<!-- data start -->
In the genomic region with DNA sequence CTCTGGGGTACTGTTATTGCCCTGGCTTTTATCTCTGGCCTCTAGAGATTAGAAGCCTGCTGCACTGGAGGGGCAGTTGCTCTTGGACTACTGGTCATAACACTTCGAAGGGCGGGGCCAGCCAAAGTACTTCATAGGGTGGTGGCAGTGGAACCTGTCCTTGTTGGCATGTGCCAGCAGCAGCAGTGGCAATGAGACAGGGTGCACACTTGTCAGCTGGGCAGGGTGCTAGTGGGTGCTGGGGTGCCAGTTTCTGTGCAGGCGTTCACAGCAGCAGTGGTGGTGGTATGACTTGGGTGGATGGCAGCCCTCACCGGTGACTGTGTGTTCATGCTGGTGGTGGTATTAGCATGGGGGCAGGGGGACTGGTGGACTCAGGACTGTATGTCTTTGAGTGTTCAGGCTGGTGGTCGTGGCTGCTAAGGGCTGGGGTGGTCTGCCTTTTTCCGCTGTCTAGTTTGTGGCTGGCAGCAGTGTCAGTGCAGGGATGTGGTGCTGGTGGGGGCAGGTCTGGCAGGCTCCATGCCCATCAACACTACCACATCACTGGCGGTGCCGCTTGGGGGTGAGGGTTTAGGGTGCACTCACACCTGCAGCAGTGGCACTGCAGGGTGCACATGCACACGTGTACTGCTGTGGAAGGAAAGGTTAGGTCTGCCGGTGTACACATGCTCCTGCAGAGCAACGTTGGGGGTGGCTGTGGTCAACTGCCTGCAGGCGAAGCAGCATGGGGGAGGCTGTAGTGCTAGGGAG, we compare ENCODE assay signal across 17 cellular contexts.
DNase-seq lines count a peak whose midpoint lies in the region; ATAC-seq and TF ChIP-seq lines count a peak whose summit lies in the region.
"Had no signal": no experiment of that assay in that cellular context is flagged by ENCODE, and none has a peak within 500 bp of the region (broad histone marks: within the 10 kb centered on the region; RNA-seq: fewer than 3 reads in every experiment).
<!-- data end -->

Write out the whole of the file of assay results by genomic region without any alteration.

In the genomic region with DNA sequence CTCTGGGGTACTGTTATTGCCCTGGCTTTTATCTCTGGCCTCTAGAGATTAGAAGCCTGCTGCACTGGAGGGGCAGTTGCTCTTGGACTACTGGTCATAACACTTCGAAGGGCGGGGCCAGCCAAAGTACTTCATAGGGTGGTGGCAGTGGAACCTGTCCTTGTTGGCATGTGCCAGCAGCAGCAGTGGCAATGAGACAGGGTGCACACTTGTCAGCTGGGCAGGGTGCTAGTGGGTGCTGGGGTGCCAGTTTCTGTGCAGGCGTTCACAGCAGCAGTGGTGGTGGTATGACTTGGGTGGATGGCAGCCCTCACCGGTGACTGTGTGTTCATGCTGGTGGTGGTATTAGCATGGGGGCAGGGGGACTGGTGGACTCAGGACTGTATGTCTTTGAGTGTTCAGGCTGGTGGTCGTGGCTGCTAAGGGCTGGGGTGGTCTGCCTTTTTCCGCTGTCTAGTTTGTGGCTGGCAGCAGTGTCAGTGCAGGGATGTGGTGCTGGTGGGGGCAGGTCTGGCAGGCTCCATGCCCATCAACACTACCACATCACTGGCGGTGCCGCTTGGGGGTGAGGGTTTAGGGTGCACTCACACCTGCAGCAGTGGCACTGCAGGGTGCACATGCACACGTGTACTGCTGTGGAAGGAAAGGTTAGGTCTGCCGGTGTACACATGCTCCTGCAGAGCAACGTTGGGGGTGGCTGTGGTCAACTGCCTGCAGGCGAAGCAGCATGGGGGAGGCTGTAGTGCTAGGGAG, we compare ENCODE assay signal across 17 cellular contexts.
DNase-seq lines count a peak whose midpoint lies in the region; ATAC-seq and TF ChIP-seq lines count a peak whose summit lies in the region.
"Had no signal": no experiment of that assay in that cellular context is flagged by ENCODE, and none has a peak within 500 bp of the region (broad histone marks: within the 10 kb centered on the region; RNA-seq: fewer than 3 reads in every experiment).